USDA Program Brings Ag Educators to Ghanaian Classrooms
Interviews conducted by Pat Cuadros, USDA Foreign Agricultural Service. Photos courtesy of Jessica Spence, Texas A&M University’s Norman Borlaug Institute for International Agriculture.
In honor of World Teachers’ Day, USDA’s Foreign Agricultural Service is celebrating some of our fellowship recipients who are teaching agricultural education in Ghana and helping shape the minds of tomorrow’s agricultural producers, entrepreneurs, and global leaders.
USDA’s connection to agricultural education can be traced back more than a century through partnerships with our nation’s land-grant institutions and youth extension programs, including 4-H and National FFA. More recently, a new USDA program, the International Agricultural Education Fellowship Program (IAEFP), was established in 2018 to further strengthen this connection by assisting developing countries with establishing school-based agricultural and youth extension programs.
Today, in close collaboration with Texas A&M University’s Norman Borlaug Institute for International Agriculture, the first-ever cohort of IAEFP Fellows is on the ground in Ghana working in rural communities to help establish and teach agricultural education programs. The nine U.S. fellows are spending 10 months in host communities working as agriculture teachers, extension agents, and 4-H advisors. Along the way, they are receiving continued training and support from the Borlaug Institute, Vivayic, Inc., 4-H Ghana, and AgriCorps.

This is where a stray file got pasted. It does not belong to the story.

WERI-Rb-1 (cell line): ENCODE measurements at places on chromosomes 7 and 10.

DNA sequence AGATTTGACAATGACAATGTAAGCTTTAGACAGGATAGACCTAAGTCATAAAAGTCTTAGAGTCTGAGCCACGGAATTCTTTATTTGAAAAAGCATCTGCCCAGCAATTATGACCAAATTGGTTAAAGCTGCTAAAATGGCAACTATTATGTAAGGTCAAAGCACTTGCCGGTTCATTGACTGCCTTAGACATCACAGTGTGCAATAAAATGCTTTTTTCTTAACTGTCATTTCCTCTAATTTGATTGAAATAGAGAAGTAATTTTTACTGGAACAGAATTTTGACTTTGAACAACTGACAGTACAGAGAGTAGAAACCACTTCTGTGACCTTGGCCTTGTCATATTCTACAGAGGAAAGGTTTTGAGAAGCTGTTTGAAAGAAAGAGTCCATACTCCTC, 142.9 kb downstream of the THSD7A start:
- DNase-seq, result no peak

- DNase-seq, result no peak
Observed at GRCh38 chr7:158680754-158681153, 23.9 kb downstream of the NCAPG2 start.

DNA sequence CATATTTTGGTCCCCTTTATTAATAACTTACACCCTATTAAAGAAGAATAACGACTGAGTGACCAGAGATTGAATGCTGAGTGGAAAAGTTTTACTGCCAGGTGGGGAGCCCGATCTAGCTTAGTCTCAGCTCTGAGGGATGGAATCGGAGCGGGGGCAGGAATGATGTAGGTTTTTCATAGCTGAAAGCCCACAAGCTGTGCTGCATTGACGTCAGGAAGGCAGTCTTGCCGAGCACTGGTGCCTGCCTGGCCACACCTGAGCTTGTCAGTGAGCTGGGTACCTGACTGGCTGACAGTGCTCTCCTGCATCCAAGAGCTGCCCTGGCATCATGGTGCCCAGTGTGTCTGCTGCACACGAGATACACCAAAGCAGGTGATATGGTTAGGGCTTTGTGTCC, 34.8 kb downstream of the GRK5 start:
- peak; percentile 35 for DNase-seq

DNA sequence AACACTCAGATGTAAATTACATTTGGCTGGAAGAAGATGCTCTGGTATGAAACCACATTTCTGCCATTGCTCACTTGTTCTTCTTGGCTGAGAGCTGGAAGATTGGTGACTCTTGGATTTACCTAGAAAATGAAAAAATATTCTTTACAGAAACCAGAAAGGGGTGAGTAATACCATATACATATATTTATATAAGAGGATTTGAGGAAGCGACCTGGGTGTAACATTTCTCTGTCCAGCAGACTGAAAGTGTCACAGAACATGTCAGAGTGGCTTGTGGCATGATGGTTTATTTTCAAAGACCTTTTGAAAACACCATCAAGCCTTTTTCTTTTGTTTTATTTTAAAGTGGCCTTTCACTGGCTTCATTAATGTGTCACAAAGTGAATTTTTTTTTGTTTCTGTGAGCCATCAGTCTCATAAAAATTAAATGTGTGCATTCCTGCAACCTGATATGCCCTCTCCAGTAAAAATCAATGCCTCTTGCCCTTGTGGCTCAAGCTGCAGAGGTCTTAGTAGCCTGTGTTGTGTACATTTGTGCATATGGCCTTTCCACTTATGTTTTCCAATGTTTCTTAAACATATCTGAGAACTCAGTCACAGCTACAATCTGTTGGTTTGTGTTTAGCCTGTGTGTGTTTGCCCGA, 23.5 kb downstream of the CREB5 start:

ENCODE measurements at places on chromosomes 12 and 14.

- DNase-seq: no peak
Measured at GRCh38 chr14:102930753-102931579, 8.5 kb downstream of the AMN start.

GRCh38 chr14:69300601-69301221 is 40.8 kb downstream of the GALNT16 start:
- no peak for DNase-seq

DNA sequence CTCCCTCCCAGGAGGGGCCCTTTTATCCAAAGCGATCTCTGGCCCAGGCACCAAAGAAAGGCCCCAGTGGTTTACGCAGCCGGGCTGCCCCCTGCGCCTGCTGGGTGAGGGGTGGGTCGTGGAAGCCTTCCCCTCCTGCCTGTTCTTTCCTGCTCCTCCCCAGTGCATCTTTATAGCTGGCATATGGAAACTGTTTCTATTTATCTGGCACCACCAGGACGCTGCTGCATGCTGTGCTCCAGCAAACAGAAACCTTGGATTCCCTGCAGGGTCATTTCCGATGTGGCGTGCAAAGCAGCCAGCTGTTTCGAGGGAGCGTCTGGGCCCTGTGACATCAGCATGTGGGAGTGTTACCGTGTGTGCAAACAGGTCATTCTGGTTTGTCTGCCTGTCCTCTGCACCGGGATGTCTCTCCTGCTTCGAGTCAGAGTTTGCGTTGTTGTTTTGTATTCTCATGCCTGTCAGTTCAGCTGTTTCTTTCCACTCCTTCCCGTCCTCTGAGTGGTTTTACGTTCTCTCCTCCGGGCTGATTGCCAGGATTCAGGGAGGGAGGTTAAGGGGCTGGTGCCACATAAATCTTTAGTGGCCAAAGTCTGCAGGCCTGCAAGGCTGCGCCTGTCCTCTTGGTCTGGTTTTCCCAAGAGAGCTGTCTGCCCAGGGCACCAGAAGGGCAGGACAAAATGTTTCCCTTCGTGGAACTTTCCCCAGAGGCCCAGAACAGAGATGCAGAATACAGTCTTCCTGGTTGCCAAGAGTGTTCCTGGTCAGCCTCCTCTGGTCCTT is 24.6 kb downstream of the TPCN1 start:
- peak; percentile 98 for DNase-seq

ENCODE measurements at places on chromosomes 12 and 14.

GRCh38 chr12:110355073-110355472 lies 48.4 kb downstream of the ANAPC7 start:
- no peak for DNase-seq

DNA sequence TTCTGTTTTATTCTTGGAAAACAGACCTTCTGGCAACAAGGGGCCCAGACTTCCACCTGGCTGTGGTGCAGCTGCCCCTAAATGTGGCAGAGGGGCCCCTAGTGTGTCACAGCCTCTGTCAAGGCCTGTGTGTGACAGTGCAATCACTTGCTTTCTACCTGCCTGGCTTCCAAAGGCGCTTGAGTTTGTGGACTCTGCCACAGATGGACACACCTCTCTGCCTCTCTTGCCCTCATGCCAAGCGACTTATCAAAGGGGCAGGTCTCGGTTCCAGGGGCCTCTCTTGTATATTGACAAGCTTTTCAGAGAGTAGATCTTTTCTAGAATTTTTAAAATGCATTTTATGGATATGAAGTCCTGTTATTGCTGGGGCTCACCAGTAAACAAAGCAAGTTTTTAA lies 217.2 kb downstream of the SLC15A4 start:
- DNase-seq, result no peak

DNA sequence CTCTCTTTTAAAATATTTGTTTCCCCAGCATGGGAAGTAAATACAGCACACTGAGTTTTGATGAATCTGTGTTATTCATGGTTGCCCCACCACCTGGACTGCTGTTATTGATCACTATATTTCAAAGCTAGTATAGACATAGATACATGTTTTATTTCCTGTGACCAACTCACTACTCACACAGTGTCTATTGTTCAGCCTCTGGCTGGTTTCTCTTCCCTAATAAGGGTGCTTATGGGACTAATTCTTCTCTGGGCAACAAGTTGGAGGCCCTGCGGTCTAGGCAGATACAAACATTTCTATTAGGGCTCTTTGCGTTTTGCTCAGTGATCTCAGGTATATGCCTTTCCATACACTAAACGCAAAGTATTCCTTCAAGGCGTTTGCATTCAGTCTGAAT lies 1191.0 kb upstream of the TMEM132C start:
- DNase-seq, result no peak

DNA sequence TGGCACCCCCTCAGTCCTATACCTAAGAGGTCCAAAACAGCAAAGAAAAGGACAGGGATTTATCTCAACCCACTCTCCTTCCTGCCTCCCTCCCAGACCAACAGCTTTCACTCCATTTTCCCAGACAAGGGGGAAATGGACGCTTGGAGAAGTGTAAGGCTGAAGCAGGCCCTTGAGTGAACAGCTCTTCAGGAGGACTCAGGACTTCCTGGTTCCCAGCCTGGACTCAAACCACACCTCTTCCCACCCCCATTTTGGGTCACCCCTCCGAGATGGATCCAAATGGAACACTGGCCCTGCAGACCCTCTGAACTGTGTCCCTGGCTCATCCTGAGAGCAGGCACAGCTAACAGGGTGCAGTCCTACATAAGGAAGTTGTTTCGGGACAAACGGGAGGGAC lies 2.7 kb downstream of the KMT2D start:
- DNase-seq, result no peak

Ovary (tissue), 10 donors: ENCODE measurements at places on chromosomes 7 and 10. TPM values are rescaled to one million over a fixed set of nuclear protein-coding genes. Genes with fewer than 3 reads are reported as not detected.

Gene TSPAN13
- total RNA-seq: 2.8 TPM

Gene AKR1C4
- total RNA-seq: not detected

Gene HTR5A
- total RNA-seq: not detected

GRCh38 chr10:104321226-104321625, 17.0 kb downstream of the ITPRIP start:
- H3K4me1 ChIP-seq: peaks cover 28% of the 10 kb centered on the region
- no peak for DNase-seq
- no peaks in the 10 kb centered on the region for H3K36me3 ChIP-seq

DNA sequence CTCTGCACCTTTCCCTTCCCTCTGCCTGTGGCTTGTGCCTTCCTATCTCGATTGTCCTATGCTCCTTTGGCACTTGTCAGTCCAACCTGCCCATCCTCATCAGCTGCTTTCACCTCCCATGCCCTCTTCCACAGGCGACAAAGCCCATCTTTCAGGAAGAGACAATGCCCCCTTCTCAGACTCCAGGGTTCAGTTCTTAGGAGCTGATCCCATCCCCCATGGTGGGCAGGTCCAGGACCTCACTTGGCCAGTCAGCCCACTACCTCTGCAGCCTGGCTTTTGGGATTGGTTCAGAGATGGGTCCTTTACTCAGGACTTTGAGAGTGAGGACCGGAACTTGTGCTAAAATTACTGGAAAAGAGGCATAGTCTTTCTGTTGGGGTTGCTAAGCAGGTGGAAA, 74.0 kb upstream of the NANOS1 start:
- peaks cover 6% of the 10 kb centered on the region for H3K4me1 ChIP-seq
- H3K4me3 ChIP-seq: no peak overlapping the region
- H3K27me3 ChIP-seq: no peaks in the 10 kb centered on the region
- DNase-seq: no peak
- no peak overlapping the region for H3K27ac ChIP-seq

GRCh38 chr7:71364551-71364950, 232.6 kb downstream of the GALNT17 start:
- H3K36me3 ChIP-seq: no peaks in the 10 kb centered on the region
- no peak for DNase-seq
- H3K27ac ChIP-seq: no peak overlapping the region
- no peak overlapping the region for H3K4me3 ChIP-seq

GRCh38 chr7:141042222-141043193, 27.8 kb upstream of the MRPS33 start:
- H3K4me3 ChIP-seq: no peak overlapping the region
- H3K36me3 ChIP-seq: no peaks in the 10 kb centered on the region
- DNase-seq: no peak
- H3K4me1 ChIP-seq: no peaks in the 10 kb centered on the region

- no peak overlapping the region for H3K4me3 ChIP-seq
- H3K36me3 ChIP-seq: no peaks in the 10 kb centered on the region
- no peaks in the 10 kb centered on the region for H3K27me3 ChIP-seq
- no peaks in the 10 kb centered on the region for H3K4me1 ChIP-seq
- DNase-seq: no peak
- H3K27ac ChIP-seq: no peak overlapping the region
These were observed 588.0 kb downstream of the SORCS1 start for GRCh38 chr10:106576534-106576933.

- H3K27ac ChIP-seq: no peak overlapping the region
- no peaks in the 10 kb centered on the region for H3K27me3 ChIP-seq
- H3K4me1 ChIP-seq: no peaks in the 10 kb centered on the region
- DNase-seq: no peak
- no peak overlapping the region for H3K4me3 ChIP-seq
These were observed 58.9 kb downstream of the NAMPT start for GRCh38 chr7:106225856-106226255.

Despite their busy teaching schedules, three of the fellows recently squeezed in a few minutes to talk with us about their passion for teaching and agriculture, as we geared up to celebrate them and their colleagues on this World Teachers’ Day.
Read their stories:
More about the program:
USDA’s Foreign Agricultural Service provides funding to selected non-profit organizations and higher-education institutions to develop and implement IAEFP projects. The program was designed to have lasting benefits for the United States and host countries. For example, IAEFP is helping develop a diverse group of globally-minded U.S. agriculturalists with real-world international experience. Fellows will return to the United States with invaluable knowledge, training, and experience in agricultural education, development, extension, and policy. In addition, IAEFP Fellows help meet the food and fiber needs of their host communities. They are teaching climate-smart agricultural practices through their lesson plans and hands-on work inside and outside of the classroom. Finally, fellows collaborate with local agricultural stakeholders and leaders to establish youth extension programs and, in doing so, also exchange ideas and promote ways to strengthen and enhance bilateral trade between the United States and Ghana.